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33 - 1
The World of Energy
33.1. History of Steam Turbine
Chapter 33 - LNG Steam Turbine
Ch. 33 - 2
Early Steam Turbine Factory
Dresser-Rand steam turbine factory, Wellsville, N.Y., 1940
Ch. 33 - 3
Leonardo Da Vinci Turbine
Pure Reaction Turbine
Ch. 33 - 4
Blades & Rotor of Impulse Turbine
Ch. 33 - 5
Hero Aeolipile & Branca Toy (1629)
The steam turbine has a long pedigree,
stretching back to Heros aeolipile, which
was a simple reaction turbine of the
ancient world, and to Brancas toy, a
simple impulse turbine of vintage 1629
In the Curtis or more properly, Rateau
stage turbine the pressure drop across
each stage was all taken over the fixed
row (Figure 6). Thus, the impulse type
stage corresponds to a zero reaction
arrangement. Because of the large
pressure drop across the fixed row, the
nozzles are usually fitted into partitions or
diaphragms having a small bore diameter
where special devices are fitted to
minimize flow leakage losses ; see Figure
7. With no pressure drop across the
moving row, rotor thrust is minimal. The
resulting geometry led to impulse
turbines having so-called disc or wheel
and diaphragm construction.

Ch. 33 - 6
Parsons First Turbine (1884)
Parsons designed his turbine
so that the pressure drop
across each stage was split
into equal heat drops, or
available energy, across the
fixed and moving rows.
This became commonly
known as the reaction-type
turbine because of the
reaction created by
accelerating the flow in the
moving blade.
It is, in fact, more correct to
designate Parsons concept
as a 50 percent reaction
design because reaction is
usually defined as the ratio
of the heat (energy) drop
across the moving row to the
total heat drop over the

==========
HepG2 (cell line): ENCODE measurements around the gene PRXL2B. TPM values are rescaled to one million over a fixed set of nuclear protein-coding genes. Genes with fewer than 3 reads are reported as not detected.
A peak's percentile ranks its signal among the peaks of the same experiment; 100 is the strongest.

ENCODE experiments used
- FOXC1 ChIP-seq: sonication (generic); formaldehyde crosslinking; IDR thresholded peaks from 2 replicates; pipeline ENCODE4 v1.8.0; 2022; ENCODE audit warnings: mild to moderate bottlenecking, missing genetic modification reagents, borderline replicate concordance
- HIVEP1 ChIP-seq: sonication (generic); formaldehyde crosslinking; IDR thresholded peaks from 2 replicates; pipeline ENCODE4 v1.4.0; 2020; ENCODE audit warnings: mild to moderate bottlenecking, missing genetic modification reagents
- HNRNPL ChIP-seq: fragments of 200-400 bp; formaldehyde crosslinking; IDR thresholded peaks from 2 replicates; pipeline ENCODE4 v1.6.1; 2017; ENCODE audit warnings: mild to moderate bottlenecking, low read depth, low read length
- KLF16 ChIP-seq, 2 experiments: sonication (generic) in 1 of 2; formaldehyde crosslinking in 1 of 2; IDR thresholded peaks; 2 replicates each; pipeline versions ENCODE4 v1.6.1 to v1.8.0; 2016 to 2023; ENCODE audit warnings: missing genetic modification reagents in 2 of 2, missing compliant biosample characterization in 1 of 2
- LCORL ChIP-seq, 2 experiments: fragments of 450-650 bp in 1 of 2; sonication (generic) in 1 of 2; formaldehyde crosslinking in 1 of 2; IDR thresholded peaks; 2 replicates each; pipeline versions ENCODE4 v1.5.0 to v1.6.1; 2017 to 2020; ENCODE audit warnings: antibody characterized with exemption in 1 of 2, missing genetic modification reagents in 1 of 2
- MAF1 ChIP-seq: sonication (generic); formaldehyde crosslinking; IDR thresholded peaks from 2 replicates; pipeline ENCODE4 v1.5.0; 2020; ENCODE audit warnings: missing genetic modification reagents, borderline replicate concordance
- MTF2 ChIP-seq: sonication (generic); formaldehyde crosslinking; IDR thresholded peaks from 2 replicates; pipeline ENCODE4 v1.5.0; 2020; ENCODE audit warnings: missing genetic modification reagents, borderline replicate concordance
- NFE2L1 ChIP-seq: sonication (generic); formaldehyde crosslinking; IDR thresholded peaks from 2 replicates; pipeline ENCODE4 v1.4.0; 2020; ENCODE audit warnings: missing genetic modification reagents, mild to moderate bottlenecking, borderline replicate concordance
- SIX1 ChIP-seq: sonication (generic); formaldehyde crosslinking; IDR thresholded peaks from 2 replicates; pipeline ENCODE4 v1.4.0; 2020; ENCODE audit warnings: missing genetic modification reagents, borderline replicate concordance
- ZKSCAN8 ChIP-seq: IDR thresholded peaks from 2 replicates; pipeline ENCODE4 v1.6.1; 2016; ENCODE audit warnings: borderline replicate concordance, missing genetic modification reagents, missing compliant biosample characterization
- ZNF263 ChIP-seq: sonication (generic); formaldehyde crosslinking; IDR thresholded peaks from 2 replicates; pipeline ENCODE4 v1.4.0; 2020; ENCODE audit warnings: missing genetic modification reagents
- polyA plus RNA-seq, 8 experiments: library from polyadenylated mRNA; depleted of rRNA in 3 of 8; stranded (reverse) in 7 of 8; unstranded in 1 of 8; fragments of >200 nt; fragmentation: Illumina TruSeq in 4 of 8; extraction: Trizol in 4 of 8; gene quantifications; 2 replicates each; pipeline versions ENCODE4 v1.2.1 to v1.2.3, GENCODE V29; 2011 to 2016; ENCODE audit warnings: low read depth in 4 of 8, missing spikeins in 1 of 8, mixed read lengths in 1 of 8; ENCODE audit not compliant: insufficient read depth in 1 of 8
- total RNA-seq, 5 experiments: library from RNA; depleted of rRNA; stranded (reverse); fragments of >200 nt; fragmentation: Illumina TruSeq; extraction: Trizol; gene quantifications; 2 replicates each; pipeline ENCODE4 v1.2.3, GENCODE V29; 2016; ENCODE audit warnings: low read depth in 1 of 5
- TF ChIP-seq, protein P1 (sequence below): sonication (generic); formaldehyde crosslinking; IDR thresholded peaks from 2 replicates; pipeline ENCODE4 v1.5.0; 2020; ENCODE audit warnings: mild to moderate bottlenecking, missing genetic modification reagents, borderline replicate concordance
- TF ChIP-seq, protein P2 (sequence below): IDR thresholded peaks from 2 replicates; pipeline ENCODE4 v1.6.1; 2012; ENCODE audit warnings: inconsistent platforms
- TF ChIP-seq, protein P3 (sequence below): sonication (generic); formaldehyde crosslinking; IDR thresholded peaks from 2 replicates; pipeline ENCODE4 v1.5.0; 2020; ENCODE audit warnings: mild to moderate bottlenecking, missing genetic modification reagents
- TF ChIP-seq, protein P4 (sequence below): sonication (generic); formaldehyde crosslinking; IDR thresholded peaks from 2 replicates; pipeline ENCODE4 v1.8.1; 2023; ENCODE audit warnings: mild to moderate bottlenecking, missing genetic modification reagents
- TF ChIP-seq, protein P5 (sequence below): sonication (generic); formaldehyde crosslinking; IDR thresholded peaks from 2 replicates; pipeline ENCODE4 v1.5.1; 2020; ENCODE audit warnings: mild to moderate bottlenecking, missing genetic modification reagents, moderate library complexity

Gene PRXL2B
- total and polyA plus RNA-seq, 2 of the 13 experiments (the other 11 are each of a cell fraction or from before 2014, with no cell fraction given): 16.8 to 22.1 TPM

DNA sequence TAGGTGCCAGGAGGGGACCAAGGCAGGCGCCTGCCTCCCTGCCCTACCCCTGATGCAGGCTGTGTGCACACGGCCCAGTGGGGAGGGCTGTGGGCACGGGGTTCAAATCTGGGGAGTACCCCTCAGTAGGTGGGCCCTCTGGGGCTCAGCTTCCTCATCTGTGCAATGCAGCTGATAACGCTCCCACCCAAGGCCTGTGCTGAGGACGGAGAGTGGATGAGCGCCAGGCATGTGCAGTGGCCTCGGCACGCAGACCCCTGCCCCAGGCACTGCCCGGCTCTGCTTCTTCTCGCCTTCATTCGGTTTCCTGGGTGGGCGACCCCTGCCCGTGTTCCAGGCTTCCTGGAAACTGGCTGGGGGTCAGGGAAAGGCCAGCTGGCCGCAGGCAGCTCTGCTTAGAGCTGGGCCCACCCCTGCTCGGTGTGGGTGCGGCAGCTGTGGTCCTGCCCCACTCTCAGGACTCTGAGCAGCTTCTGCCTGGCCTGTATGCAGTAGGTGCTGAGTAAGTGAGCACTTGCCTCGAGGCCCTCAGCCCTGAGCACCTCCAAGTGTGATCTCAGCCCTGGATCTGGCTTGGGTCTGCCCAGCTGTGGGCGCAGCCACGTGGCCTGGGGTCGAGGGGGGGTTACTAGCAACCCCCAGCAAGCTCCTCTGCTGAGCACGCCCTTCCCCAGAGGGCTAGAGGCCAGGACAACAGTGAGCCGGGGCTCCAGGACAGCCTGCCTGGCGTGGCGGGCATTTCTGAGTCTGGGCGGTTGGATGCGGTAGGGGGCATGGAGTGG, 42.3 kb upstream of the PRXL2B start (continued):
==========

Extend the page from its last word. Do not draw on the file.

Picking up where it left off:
Ch. 33 - 7
Parsons First Turbine (1884)
Ch. 33 - 8
Gustaf De Laval Turbine (1882)
Ch. 33 - 9
The Curtis Turbine (1927)
Charles G. Curtis patented his
turbine designs some 13 years
after Swedish engineer Gustav
de Laval (1845-1913) first
demonstrated a simple turbine
design in 1882.
Curtis patents overcame many
of the limitations of the de Lava1
turbine. And one of the two new
designs offered a radically
different concept, now known as
velocity compounding
In velocity compounded steam
turbines, the steam speed, not
the pressure, decreases in steps
as it passes through the turbine
from inlet to outlet
Ch. 33 - 10
Commercialization of Curtis Turbine
Curtis proposed his ideas to several
companies with no success, until he met E.W.
Rice (1862-1935), vice president of
manufacturing and engineering for General
Electric (GE).
Rice was interested in Curtis turbine, and in
1897 an agreement was reached by Curtis
and General Electric.
Rice asked W.L.R. Emmet (1859-1941), who
at that time was in charge of the General
Electric Lighting Department, to review Curtis
Emmet create the first production turbine. a
500-kilowatt machine. That consisted of a
horizontal shaft and two multiple row wheels
in separate casings connetted by a pipe that
ran beneath the floor. This machine was used
to generate power for the Schenectady plant
Commercial production began soon
thereafter, and a 1,500-kilowatt, horizontal
turbine was delivered to Port Huron Power
and Light Company in 1902.
Ch. 33 - 11
Curtis Turbine made by Stork